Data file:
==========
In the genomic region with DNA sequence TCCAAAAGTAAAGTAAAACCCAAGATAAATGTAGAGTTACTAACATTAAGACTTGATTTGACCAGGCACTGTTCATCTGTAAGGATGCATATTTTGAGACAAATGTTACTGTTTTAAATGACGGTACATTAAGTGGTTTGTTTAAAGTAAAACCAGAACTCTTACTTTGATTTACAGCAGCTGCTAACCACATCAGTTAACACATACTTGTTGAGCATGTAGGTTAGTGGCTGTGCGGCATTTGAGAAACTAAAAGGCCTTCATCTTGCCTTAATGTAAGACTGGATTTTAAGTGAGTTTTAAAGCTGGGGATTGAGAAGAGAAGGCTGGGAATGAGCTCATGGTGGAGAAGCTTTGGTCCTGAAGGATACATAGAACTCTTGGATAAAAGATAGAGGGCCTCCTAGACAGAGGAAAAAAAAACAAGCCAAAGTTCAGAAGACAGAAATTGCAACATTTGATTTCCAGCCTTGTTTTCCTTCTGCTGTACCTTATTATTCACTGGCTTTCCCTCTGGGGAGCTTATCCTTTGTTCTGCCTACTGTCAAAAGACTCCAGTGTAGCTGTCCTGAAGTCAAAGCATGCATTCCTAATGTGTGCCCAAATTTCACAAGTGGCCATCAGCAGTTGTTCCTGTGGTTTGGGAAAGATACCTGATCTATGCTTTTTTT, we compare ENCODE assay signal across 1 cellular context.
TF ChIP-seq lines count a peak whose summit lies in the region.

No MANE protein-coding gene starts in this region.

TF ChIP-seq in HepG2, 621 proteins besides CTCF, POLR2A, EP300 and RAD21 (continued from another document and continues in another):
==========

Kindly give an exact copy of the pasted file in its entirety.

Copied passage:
In the genomic region with DNA sequence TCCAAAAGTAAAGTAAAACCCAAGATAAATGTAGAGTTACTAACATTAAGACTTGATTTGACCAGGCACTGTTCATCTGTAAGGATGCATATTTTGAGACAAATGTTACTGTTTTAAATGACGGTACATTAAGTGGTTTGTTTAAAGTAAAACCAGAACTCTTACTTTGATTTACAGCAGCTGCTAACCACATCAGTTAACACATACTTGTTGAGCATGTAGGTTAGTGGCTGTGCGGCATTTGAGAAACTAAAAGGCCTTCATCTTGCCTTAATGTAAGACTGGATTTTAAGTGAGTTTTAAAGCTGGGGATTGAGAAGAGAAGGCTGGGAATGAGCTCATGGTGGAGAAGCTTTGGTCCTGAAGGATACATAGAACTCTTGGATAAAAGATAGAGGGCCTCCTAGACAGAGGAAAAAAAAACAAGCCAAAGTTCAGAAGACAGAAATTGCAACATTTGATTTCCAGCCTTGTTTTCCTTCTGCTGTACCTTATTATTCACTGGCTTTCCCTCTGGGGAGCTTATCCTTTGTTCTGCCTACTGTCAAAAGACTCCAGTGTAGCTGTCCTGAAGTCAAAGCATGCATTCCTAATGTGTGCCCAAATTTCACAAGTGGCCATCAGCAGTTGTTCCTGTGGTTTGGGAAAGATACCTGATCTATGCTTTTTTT, we compare ENCODE assay signal across 1 cellular context.
TF ChIP-seq lines count a peak whose summit lies in the region.

No MANE protein-coding gene starts in this region.

TF ChIP-seq in HepG2, 621 proteins besides CTCF, POLR2A, EP300 and RAD21 (continued from another document and continues in another):